• Estimated Average Requirement EAR

    Estimated Average Requirement (EAR) is the average daily nutrient intake level that is estimated to meet the requirements of half  - 50% - of the healthy individuals in a particular life stage and gender group. 

    Because the needs of the other half of the population will not be met by this amount, the EAR is increased by about 20% to arrive at the RDA.

    Before setting the EAR, a specific criterion of adequacy is selected, based on a careful review of the literature. When selecting the criterion, reduction of disease risk is considered along with many other health parameters. 

  • Recommended Dietary Allowance RDA

    Recommended Dietary Allowance (RDA) - the average daily dietary nutrient intake level sufficient to meet the nutrient requirement of nearly all - ~97% - healthy individuals in a particular life stage and gender group. 

    The process for setting the RDA depends on being able to set an Estimated Average Requirement (EAR). If an EAR cannot be set, no RDA will be set. The EAR is the daily intake value of a nutrient that is estimated to meet the nutrient requirement of half the healthy individuals in a life stage and gender group.

    The RDA is set at the EAR plus twice the standard deviation (SD) if known (RDA = EAR + 2 SD). If data about variability in requirements are insufficient to calculate a standard deviation, a coefficient of variation for the EAR of 10% is ordinarily assumed (RDA = 1.2 x EAR).

    The RDA for a nutrient is a value to be used as a goal for dietary intake by healthy individuals. The RDA is not intended to be used to assess the diets of either individuals or groups or to plan diets for groups.

  • Undernutrition

    Undernutrition is a form of malnutrition. (Malnutrition also includes overnutrition).

    Undernutrition can result from:

    • inadequate ingestion of nutrients,
    • malabsorption,
    • impaired metabolism,
    • loss of nutrients due to diarrhea,
    • increased nutritional requirements.

    Undernutrition progresses in stages: it may develop slowly when it is due to anorexia or very rapidly. First, nutrient levels in blood and tissues change, followed by intracellular changes in biochemical functions and structure. Ultimately, symptoms and signs appear. Diagnosis is by history, physical examination, body composition analysis, and sometimes laboratory tests. 

    Undernutrition from micronutrient deficiencies, or "hidden hunger", affects over 2 billion people globally and can lead to reduced growth and cognitive development, birth defects, blindness, and overall poor health. Vitamin A deficiencyiron deficiency anaemia and iodine deficiency disorders are among the most common forms of micronutrient malnutrition. 

  • Overnutrition

    Overnutrition, a type of malnutrition, is emerging with rates of obesity and related chronic diseases associated with urbanisation, aging populations, technological development and globalisation of food supplies and industry. Billions of dollars are spent annually by the food industry to promote the consumption of highly refined, high-calorie foods with little or no nutritional value. 

    At least 35 million overweight children are living in developing countries and 8 million in developed countries. Children are increasingly exposed to high-fat, high-sugar, high-salt, energy-dense, micronutrient-poor foods which tend to be cheaper than healthy foods. General imbalance in energy intake compared to physical activity levels is driving the obesity epidemic. In industrialised countries, child obesity risk is associated with lower household income, women with less education, and single parent households.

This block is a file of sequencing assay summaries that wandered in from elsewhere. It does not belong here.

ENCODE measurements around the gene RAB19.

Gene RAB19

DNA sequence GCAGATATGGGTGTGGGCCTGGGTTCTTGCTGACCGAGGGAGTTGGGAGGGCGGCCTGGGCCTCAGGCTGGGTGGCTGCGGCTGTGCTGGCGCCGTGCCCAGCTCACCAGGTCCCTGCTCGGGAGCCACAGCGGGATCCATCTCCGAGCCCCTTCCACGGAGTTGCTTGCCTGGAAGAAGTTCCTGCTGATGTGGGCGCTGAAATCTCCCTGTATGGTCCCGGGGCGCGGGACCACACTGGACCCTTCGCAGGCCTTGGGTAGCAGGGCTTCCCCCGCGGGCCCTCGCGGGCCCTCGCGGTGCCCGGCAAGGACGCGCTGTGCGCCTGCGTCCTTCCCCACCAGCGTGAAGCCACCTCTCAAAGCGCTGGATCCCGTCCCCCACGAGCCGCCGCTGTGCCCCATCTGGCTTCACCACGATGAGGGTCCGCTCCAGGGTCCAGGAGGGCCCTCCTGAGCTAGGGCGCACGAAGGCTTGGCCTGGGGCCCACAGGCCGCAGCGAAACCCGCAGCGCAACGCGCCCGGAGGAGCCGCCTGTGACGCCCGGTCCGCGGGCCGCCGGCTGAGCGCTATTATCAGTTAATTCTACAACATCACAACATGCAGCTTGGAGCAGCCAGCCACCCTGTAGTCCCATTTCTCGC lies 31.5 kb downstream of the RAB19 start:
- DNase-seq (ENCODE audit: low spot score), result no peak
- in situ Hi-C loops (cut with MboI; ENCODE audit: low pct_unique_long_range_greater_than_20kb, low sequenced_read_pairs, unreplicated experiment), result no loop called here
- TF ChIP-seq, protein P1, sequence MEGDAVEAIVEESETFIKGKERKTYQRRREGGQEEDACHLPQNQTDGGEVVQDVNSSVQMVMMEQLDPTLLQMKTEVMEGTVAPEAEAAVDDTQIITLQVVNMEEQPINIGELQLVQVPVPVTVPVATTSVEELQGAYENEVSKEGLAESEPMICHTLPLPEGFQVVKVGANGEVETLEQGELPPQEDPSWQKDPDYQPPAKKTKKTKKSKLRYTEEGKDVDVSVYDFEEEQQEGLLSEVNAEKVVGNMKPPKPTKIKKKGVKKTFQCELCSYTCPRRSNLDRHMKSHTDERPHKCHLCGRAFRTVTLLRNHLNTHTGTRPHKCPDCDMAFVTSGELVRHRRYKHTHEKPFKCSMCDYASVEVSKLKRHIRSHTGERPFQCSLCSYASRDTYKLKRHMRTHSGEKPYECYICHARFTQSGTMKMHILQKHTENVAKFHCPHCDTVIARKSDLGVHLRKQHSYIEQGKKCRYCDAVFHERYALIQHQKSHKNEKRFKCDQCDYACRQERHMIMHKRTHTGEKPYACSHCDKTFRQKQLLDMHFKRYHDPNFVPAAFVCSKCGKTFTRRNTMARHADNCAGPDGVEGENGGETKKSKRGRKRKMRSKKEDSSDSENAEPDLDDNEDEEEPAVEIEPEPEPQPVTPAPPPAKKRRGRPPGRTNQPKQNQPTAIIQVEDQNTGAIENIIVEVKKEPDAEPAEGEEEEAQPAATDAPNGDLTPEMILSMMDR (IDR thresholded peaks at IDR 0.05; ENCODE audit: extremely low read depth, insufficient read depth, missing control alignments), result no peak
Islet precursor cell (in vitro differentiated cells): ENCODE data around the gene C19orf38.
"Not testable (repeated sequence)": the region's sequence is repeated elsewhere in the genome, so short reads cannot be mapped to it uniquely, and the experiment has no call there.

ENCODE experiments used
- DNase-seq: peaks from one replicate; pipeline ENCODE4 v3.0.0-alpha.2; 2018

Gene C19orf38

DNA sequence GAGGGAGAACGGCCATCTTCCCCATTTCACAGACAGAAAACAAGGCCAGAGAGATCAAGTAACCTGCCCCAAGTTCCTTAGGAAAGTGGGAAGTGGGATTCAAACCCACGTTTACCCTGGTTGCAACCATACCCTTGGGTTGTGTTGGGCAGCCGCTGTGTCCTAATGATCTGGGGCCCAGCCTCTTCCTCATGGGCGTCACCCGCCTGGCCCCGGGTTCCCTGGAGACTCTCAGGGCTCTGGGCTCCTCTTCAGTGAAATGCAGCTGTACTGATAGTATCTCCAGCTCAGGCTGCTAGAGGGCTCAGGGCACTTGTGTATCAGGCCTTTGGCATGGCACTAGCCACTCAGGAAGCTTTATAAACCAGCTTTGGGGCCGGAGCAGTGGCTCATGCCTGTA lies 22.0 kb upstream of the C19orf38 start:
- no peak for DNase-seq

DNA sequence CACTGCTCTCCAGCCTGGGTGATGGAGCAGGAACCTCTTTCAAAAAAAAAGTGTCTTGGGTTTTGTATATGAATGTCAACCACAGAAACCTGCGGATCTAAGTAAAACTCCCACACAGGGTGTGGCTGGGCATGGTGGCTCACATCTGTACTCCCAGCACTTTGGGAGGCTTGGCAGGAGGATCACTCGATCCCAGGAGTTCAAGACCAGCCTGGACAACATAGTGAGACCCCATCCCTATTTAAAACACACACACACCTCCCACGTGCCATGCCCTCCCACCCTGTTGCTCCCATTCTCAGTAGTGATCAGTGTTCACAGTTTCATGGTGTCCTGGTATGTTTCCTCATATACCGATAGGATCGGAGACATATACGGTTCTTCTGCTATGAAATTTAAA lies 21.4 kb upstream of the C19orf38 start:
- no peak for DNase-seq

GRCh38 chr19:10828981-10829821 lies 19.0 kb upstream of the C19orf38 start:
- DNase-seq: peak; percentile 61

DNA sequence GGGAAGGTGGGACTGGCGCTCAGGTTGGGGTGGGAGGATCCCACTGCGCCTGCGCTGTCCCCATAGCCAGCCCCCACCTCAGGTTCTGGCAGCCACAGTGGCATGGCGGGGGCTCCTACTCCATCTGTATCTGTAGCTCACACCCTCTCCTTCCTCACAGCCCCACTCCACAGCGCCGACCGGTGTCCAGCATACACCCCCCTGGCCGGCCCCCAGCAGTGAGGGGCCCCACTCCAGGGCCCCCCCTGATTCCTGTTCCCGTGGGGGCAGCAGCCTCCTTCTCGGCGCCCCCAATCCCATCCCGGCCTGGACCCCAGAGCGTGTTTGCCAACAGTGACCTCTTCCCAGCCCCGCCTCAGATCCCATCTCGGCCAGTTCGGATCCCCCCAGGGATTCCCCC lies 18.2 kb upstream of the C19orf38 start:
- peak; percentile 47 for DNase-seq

Obesity is increasingly prevalent among adolescent girls and women, as access to a greater quantity of inexpensive, tasty, and convenient foods increases. 

    Taxation on high-calorie, low-nutrition foods can play a significant role in reducing the consumption of such products. Population-wide weight-control campaigns that raise awareness among medical staff, policy-makers and the public at large can also help to reduce obesity. Particularly important is the promotion of health literacy. Additional measures include restrictions on the marketing of unhealthy foods and sugary drinks to children, and controls on the use of misleading health and nutrition claims; mandatory front-of-pack food labelling helps consumers to identify healthier options. 

  • Excessive Protein Intake

    Because the system for disposal of excess nitrogen is efficient, protein intakes moderately above requirement are believed to be safe.

    Brenner et al. (1982) postulated that excess protein intake accelerates the processes that lead to renal glomerular sclerosis, a common phenomenon of aging. There is supportive evidence from studies in animals, but not in humans on this point. Urinary calcium excretion increases with increased protein intake if phosphorus intake is constant. If phosphorus intake increases with protein intake, as it does in U.S. diets, the effect of protein is minimized.

    Habitual intakes of protein in the United States are substantially above the requirement, and although there is no firm evidence that these intake levels are harmful, it has been deemed prudent to maintain an upper bound of no more than twice the RDA for protein.

Plutarch

But for the sake of some little mouthful of flesh we deprive a soul of the sun and light, and of that proportion of life and time it had been born into the world to enjoy.

Nitrogen Balance

Nitrogen balance is a measure of nitrogen input minus nitrogen output

Nitrogen Balance = Nitrogen intake - Nitrogen loss

Nitrogen is a fundamental component of amino acids, which are the molecular building blocks of protein. Measuring nitrogen inputs and losses can be used to study protein metabolism.